DBM OKs P9.4M to jump-start Met rehab
To jump-start the rehabilitation of the Manila Metropolitan Theater, the national government has released P9.48 million for the initial conservation work on the 85-year-old Art Deco structure.
The Department of Budget and Management (DBM) on Sunday said the fresh funding followed the P270 million earlier given to the National Commission for Culture and the Arts (NCCA), which allowed the latter to purchase the Met from the Government Service Insurance System (GSIS) in May.
The latest fund release would be spent for the cleanup of the decaying venue and the setup of security measures, the DBM said.
“The Aquino administration made the first step in purchasing this iconic landmark from GSIS, and now the NCCA can begin the worthy task of restoring the Met to its former glory. Ultimately, funding the Met’s rehabilitation will not only preserve a piece of history from our country’s storied past. It is also a cultural investment for future generations of Filipinos,” Budget Secretary Butch Abad said in a statement.
“Rehabilitating the Met will restore dignity to the ‘crown jewel of Manila theaters’ after years of neglect and disrepair. Bringing the Met into the modern age will also boost our country’s tourism industry, as the proper management of our cultural heritage will support the gains of our economic growth,” Abad said.
The earlier P270-million fund release would facilitate the creation of a conservation program for the Met to transform it into a performing arts hub as well as a tourist attraction, he said.
Constructed in 1930 at the corner of Padre Burgos Avenue and Arroceros Street in Manila, the 1,600-seat theater was considered the premier performance venue for the elite during its early years.
The theater was designed by architect Juan Arellano, who was also the designer of the Manila Central Post Office Building as well as the Old Legislative Building, which now serves as the National Museum.
After suffering damage during World War II, the Met went into several transformations as a boxing arena, a cheap motel, a garage and a warehouse. At one point, it became a refuge for up to 50 homeless families.
Bringing Met to modern age
In the 1970s, then First Lady Imelda Marcos had the theater rebuilt but it again fell into neglect after the 1986 Edsa Revolution. It was briefly reused for pop shows and was again closed in 1996 due to an ownership dispute between the GSIS and the Manila city government.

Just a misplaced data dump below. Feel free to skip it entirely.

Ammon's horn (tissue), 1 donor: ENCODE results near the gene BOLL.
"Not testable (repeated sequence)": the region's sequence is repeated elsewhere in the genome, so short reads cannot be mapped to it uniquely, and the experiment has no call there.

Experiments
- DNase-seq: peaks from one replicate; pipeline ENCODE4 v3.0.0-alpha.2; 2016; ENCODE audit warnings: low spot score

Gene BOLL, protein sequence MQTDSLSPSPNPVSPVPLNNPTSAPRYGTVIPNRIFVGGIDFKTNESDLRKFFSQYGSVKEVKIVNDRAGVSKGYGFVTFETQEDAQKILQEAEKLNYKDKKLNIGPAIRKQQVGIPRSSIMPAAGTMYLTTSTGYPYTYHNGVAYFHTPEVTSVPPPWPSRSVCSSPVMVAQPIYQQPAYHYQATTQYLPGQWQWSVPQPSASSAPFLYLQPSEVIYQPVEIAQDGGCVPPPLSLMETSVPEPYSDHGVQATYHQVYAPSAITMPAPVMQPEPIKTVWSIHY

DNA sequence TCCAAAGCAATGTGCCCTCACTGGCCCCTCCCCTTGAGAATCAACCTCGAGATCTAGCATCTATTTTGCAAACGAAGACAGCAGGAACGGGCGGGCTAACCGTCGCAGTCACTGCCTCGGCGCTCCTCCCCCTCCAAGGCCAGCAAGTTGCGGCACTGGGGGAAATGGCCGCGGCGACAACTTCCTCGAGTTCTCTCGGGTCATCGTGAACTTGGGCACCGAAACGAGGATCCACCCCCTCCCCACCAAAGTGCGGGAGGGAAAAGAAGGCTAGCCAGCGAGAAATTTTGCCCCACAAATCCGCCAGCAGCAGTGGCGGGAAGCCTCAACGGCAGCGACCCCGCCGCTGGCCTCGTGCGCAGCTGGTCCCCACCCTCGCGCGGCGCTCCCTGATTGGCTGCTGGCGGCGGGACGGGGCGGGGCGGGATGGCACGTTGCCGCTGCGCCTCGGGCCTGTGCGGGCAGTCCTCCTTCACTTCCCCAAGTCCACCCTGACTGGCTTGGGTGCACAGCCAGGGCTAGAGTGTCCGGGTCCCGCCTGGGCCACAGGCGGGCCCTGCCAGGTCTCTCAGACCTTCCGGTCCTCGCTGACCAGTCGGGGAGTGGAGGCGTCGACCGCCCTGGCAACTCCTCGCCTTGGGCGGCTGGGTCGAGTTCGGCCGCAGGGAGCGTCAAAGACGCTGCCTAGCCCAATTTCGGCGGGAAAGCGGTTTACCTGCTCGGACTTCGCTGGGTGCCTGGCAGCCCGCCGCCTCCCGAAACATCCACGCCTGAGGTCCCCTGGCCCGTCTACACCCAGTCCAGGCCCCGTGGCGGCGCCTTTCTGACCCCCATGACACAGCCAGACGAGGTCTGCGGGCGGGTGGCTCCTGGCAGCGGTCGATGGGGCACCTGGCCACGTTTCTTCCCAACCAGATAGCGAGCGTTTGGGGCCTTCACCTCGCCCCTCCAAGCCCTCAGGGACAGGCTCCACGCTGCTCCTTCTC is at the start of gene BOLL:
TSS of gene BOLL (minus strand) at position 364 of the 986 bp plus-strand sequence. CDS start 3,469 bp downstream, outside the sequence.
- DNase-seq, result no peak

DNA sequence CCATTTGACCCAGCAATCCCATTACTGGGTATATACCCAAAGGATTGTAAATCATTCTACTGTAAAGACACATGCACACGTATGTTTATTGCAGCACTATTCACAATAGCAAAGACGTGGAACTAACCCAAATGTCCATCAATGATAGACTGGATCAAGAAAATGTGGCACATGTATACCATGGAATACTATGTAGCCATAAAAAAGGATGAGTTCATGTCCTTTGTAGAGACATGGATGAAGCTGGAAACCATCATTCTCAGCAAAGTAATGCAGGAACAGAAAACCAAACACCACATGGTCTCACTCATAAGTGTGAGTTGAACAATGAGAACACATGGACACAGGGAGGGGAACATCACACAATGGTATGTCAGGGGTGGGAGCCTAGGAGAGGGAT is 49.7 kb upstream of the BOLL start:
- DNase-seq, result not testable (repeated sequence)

Last year, Mayor Joseph Estrada expressed his intention to buy it back from the GSIS. City Hall later offered to pay P267 million.
But the NCCA, exercising its right to fend off buyers of national cultural treasures, intervened and matched the city government’s offer. For the purchase, the agency drew P270 million from the National Endowment Fund for Culture and the Arts (Nefca), as authorized by Abad.
Securing the titles to the property in June, NCCA Chair Felipe de Leon said a revived Met could serve as the “people’s theater” or venue for free or affordable, mass-appealing shows. It could therefore “complement” the Cultural Center of the Philippines which hosts many high-end performances, he added.
De Leon also said the restoration work may take two years. Once reopened, the theater may also house an institute of performing arts and be used by students, particularly from the city-run Pamantasan ng Lungsod ng Maynila and Universidad de Manila.
Abad on Sunday said the fresh release of P9.48 million would also be charged against the Nefca, which the DBM is treating as an automatic appropriation.
A tenth of the travel tax being collected by the Tourism Infrastructure and Enterprise Zone Authority goes to Nefca, he added.–Ben O. de Vera
Originally posted on Aug. 23, 2015 @ 20:08
Subscribe to INQUIRER PLUS to get access to The Philippine Daily Inquirer & other 70+ titles, share up to 5 gadgets, listen to the news, download as early as 4am & share articles on social media. Call 896 6000.